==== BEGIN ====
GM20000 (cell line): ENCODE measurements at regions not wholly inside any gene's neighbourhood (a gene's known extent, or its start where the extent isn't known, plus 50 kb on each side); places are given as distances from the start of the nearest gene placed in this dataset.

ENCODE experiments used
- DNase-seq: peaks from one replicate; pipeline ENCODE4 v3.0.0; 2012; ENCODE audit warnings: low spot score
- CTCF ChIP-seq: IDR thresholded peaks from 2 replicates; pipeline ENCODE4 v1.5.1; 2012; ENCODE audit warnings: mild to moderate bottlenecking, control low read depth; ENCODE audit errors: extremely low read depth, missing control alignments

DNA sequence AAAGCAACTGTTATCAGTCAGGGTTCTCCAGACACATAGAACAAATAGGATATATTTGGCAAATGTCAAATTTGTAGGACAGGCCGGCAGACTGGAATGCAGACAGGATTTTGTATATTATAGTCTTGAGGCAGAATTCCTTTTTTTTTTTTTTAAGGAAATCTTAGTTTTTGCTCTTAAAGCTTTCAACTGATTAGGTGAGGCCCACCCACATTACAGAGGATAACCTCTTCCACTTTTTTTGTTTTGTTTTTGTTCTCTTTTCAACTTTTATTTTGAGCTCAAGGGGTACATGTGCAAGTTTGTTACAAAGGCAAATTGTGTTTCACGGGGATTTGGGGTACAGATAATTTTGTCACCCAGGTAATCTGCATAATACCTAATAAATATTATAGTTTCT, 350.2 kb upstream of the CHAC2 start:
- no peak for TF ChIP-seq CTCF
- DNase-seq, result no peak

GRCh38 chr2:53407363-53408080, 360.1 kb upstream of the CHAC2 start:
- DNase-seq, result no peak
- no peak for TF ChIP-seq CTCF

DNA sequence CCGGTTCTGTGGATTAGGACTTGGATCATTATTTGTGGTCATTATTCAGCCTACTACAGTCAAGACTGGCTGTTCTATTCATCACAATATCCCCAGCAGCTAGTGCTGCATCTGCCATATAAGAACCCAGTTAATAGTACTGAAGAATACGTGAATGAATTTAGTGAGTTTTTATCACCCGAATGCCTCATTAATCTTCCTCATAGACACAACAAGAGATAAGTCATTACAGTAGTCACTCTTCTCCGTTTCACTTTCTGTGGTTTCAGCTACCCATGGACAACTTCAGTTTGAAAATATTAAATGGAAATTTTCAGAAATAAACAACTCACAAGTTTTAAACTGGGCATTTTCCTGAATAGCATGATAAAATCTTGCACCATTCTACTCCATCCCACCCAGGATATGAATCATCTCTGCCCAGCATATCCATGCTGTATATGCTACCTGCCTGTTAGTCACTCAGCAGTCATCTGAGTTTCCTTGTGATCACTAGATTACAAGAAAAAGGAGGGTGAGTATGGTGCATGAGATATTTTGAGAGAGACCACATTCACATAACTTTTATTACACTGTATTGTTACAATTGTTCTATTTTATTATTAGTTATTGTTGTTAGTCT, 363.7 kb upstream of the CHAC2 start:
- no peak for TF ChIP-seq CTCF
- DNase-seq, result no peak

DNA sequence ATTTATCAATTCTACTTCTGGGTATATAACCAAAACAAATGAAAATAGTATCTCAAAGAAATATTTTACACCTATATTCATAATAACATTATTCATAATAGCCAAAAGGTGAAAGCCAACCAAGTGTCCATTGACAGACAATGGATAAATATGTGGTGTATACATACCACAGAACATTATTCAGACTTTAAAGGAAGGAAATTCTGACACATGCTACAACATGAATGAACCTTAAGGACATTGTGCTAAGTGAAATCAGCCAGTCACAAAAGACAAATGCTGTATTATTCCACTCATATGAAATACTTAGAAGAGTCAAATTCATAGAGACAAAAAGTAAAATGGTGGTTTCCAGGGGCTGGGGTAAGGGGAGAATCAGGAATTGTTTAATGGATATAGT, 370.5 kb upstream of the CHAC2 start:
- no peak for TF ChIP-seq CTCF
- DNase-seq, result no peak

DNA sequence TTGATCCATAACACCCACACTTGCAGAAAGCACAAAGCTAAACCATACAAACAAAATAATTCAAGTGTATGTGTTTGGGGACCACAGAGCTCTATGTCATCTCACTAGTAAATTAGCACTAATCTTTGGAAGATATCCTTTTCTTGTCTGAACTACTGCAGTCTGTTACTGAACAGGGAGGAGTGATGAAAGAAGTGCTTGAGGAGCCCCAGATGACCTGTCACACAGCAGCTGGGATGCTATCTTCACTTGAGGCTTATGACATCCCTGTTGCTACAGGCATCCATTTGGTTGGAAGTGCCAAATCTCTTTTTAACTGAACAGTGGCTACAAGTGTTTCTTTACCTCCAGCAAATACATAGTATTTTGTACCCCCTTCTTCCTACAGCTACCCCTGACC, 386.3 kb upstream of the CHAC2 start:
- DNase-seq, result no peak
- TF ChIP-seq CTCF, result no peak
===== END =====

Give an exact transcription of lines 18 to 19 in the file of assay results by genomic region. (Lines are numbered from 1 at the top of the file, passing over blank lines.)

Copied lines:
- DNase-seq, result no peak
- TF ChIP-seq CTCF, result no peak